In January 1987 the distinctive tones of actor John Hurt began to emanate from television sets across the land, overlaying the sinister imagery and soundscapes of a new advertising campaign. “There is now a danger that has become a threat to us all,” he warns, as industrial drills explode a rock face and a monolithic tombstone emerges, carved with that feared and misunderstood acronym, AIDS. “It is a deadly disease and there is no known cure…”
Formally titled ‘Monolith’, this short, sharp shock and its sister film ‘Iceberg’ launched a £5 million cinema and TV campaign led by advertising mastermind Sammy Harari, funded by the Department of Health and accompanied by a leaflet sent to every household. “If you ignore AIDS it could be the death of you,” concludes Hurt with the campaign’s key strapline: “Don’t die of ignorance.”
Yet this was the government’s first significant attempt – building on a print campaign launched the previous year – to raise public awareness about an epidemic already wreaking havoc in parts of the population for some 5 years.
The language of the campaign marked a positive turning point in its acknowledgment that “anyone can get it, man or woman” – far from the ‘gay plague’ touted by rabid tabloids. Yet with a perceived threat to the ‘wider’ population spurring authorities into belated action, the ads also reflect the marginalisation of minority groups across mainstream British media throughout the early stages of the epidemic (“So far, it’s been confined to small groups, but it’s spreading”).
Those small groups, casually bypassed as mere collateral damage, were already in big trouble by 1987. While gay men were by some margin the UK’s worst affected and most demonised demographic, no strangers to being treated as expendable, HIV (the virus causing AIDS) impacted others, including Black African people, haemophiliacs, heterosexual women, IV drug users, sex workers and trans people.
The arrival of Russell T. Davies’ acclaimed Channel 4-HBO series It’s a Sin – the first major TV drama to truly centre the story of the early epidemic in the UK – has sparked a wave of shared memories, emotions and intergenerational conversations, not least in the LGBTQ+ community. This belated moment of rediscovery and catharsis prompted me to revisit British television’s original response to the crisis, primarily through programmes preserved and digitised by the BFI National Archive. Hundreds of current affairs shows, investigative documentaries, fundraising specials, campaigning and artists’ films touching on HIV/AIDS were broadcast on terrestrial channels between the virus’s arrival on our shores in the early 1980s and the arrival of effective combination therapy in the mid-1990s – an exhaustive history this is not. But I wanted to look beyond ‘that tombstone ad’, now ingrained in our cultural memory, and dig a little deeper.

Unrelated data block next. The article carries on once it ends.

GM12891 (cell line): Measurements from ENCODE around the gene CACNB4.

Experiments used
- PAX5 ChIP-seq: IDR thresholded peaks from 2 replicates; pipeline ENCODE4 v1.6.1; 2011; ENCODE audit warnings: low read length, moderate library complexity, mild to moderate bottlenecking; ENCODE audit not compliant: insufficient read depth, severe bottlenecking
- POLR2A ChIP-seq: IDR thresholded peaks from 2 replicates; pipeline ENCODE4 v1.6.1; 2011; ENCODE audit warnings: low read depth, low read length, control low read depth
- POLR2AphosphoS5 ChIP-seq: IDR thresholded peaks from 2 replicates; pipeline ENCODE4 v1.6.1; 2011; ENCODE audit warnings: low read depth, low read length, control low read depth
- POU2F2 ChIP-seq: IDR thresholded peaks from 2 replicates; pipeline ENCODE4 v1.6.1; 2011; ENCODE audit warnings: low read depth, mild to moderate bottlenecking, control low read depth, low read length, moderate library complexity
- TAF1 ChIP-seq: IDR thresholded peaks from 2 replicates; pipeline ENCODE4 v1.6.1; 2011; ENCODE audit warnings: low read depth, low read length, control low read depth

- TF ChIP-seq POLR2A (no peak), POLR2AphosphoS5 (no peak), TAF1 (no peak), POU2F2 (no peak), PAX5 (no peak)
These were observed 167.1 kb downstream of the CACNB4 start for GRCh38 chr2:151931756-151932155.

Though scientists have since traced the emergence of HIV/AIDS much further back through the 20th century, the crisis as we know it began when the first reports of a mystery illness hit the US press in mid-1981. At the epicentre were those communities fomented by the gay liberation movement of the 1970s, primarily in San Francisco and New York City. What initially came to be known as GRID – Gay-Related Immune Deficiency – did not make an impact in the mainstream British media for some time; even the fledgling gay press struggled to obtain accurate information.
On television, an early landmark was the BBC Horizon special Killer in the Village. Broadcast in April 1983, the programme laid bare the terrible situation facing gay men in New York’s Christopher Street neighbourhood – site of the Stonewall riot of 1969 – and questioned Britain’s preparedness. Several people in the UK had already died from AIDS-related causes by this point; the first, a 49-year-old man who was a regular visitor to the US, died at London’s Brompton Hospital in December 1981.
By late 1984 a public ‘AIDS scare’, fuelled by widespread misinformation and misreporting, had taken hold among the British public. Popular current affairs series and more niche programming strands across BBC, ITV and Channel 4 began to engage with an issue prompting furious debate on and off screen.
Channel 4 broadcast an opening salvo from queer activists in December 1984: video artist Stuart Marshall’s polemic Bright Eyes drew parallels between increasingly virulent AIDS stigma and historical persecution of homosexuals. In November 1985’s A Plague on You, made by the BBC’s Community Programme Unit for its Open Space strand, Marshall joined fellow members of the Gay and Lesbian Media Group to explain the negative impact of media scaremongering on both sufferers and the public at large. Before his own death from AIDS in 1993, Marshall would document the work of activist group ACT UP, challenging government inertia on both sides of the Atlantic, in Over Our Dead Bodies – shown in Channel 4’s dedicated LGBT strand Out in August 1991.
While those most affected by HIV/AIDS were rarely granted a significant platform on primetime television – and were understandably reluctant to waive their anonymity given the febrile media climate – an early advocate appeared in the form of Bill Ayers. In February 1985 Ayers appeared in AIDS: The Victims (broadcast in Thames’ TV Eye slot), meeting junior health minister John Patten, who agrees to shake his hand.
The same month, Ayers featured in a segment in chat show Daytime, and appeared in another TV Eye (AIDS and You) in November that year. Ayers’ courage in speaking his truth as an unapologetic gay man living with AIDS is striking, as is the programme’s respectful approach when contrasted with the baldly homophobic headlines spat out by Fleet Street (Ayers also spoke to The Sun).
LWT’s Weekend World produced several reports, including The AIDS Scare – Fact and Fiction (February 1985), with The London Programme also reporting on discrimination against gay people. Yorkshire TV was forced to hire a temporary venue for a September 1985 edition of its discussion programme Where There’s Life, when technicians at its Leeds studio refused to work with HIV-positive guests.